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Ten Faculty Members Honored With College Teaching Excellence Award

Ten Faculty Members Honored With College Teaching Excellence Award

​The Teaching Excellence Award in the College of Natural Sciences seeks to promote and recognize outstanding teaching in the college by honoring faculty members who have had a positive influence on the educational experience of our students. 

Alex Macedo

Alex Macedo is a lecturer in the Department of Mathematics at The University of Texas at Austin. He received his Ph.D. in mathematics (supervised by Professor Felipe Voloch) from The University of Texas at Austin in 2017. He previously received his B.S. and M.S. degrees from Universidade Federal do Rio de Janeiro in 2010 and 2011 respectively. From 2011 to 2012 he taught at Universidade do Estado do Rio de Janeiro, and he has been teaching at The University of Texas at Austin since 2018.

Amelia Wolf

Amelia Wolf is an assistant professor in the Department of Integrative Biology at The University of Texas at Austin, where she leads a research group examining how climate change and biodiversity loss affect plant communities and ecosystem processes. She teaches a course for non-science majors on science literacy and critical thinking. After finishing a bachelor's in chemistry at Colorado College, she worked for four years at the Smithsonian Environmental Research Center examining the effects of rising atmospheric CO2 levels on wetland plants. She received a Ph.D. in ecology from Stanford University, looking at how interactions between plants and animals affect nutrient cycles in Kenya and Costa Rica. Wolf's postdoctoral research, at the University of California–Santa Cruz and Columbia University, continued to examine the effects of global change on plant communities and nitrogen cycling. In her spare time, she tends to a rather large collection of house plants. Her family thinks she does not need any more plants, but they are mistaken.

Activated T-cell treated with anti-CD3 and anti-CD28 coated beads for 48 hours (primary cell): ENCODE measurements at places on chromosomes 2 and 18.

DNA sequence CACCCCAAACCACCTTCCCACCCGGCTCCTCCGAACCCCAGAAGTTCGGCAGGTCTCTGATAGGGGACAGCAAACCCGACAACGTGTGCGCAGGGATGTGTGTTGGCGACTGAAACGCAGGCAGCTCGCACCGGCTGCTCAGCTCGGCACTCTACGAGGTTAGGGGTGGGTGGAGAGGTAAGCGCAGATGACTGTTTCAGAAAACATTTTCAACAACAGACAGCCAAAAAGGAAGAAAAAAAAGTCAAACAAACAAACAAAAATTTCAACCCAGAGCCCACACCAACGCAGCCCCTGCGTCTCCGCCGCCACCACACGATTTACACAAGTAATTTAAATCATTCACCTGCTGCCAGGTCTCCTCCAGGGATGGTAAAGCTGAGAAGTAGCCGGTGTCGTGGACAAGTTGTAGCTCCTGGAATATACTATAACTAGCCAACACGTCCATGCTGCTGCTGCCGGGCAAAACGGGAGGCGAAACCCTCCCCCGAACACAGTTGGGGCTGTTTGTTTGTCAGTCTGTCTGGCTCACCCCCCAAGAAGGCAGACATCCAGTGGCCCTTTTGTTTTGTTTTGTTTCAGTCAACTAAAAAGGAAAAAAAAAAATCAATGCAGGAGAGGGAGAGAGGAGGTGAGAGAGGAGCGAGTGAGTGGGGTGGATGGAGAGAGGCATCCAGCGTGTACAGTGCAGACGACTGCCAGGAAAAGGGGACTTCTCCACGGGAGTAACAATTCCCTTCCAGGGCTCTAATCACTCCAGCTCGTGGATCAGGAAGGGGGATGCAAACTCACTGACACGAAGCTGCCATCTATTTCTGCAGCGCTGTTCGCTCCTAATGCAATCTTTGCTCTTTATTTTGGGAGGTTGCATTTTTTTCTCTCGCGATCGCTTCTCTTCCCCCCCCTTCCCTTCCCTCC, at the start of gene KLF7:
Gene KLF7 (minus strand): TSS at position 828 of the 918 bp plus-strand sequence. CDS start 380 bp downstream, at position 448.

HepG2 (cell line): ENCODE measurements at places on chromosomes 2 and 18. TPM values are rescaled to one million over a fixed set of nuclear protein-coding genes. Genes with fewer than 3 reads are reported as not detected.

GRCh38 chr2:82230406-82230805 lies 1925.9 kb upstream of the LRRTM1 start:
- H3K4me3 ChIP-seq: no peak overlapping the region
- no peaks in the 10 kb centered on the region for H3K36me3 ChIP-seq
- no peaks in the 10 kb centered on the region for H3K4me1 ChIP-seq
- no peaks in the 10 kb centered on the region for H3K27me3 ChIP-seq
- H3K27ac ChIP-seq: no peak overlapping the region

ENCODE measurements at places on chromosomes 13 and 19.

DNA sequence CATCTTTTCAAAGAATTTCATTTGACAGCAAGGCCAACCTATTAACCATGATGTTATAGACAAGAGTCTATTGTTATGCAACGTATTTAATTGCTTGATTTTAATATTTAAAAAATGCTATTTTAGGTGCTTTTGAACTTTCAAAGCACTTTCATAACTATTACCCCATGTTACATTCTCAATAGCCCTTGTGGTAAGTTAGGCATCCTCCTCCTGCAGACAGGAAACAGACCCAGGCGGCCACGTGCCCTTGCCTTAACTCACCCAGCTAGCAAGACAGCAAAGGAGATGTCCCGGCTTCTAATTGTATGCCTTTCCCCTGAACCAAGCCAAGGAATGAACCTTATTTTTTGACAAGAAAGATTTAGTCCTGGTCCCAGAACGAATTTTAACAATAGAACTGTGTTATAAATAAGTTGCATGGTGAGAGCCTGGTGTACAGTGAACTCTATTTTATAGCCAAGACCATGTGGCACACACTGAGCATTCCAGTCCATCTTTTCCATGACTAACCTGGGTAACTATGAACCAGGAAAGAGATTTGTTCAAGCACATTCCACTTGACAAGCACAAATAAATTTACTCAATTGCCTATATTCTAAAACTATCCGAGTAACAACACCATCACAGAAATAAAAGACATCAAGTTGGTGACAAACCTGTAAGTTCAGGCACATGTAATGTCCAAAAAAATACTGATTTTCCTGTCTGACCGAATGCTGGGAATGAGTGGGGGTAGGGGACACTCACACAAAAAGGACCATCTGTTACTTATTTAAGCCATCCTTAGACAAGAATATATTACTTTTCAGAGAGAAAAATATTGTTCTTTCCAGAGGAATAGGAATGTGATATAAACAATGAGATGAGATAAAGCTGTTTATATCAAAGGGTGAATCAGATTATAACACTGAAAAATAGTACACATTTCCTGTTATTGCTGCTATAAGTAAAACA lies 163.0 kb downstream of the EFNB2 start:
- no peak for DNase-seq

Angela Beasley

Angie Beasley is an assistant professor of instruction in the Department of Computer Science at The University of Texas at Austin, where she teaches both introductory programming and machine learning. She is passionate about getting others interested in and excited about computer science and believes that in today's digital world every undergraduate degree should include at least one computer science course. Beasley enjoys demystifying complex topics like machine learning, as well as discussing both the harmful and the beneficial social impacts of the increasing use of this technology. Prior to teaching, Beasley worked for 15 years as a software engineer on projects for the U.S. Navy, including submarine and surface ship sonar systems, periscope systems and unmanned underwater vehicles. Beasley received her master's in computer science with a concentration in machine learning from The George Washington University and her bachelor's in computer science from The University of Texas at Austin.

Deanna Buckley